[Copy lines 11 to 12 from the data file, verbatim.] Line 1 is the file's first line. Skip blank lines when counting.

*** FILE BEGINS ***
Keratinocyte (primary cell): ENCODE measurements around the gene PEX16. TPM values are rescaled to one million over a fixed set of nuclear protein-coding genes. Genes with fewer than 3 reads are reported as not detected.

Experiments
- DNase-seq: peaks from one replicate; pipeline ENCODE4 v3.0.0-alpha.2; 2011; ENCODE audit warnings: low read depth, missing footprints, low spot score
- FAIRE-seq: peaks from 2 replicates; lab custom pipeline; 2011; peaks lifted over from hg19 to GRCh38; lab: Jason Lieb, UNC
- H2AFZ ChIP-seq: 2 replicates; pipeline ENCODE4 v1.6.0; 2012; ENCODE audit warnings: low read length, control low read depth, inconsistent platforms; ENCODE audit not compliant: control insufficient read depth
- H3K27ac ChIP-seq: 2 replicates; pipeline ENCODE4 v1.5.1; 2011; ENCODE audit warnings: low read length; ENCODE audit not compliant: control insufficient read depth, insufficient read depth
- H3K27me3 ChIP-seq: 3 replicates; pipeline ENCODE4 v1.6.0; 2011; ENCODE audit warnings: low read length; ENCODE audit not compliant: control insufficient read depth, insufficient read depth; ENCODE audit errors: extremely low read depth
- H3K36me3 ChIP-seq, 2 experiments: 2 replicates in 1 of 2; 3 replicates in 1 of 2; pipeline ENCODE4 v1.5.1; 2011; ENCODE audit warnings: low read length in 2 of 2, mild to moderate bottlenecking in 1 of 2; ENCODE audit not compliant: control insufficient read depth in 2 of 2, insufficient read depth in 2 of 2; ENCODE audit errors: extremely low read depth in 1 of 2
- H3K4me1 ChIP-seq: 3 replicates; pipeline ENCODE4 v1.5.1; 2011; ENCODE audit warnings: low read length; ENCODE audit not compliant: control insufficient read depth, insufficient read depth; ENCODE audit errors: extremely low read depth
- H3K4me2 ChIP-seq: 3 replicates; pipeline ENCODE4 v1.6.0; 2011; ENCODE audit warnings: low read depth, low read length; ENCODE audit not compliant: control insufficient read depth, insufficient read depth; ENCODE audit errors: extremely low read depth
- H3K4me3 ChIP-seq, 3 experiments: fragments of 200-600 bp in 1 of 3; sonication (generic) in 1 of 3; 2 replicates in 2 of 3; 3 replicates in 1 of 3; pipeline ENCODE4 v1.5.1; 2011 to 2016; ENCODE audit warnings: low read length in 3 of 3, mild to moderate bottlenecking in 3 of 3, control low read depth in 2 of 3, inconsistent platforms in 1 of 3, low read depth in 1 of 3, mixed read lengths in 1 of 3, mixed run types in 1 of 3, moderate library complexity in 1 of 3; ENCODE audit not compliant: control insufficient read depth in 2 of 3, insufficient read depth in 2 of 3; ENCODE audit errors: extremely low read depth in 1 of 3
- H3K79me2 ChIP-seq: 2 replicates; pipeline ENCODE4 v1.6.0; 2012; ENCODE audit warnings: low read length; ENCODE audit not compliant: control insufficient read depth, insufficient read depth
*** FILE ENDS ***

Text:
- H3K4me3 ChIP-seq, 3 experiments: fragments of 200-600 bp in 1 of 3; sonication (generic) in 1 of 3; 2 replicates in 2 of 3; 3 replicates in 1 of 3; pipeline ENCODE4 v1.5.1; 2011 to 2016; ENCODE audit warnings: low read length in 3 of 3, mild to moderate bottlenecking in 3 of 3, control low read depth in 2 of 3, inconsistent platforms in 1 of 3, low read depth in 1 of 3, mixed read lengths in 1 of 3, mixed run types in 1 of 3, moderate library complexity in 1 of 3; ENCODE audit not compliant: control insufficient read depth in 2 of 3, insufficient read depth in 2 of 3; ENCODE audit errors: extremely low read depth in 1 of 3
- H3K79me2 ChIP-seq: 2 replicates; pipeline ENCODE4 v1.6.0; 2012; ENCODE audit warnings: low read length; ENCODE audit not compliant: control insufficient read depth, insufficient read depth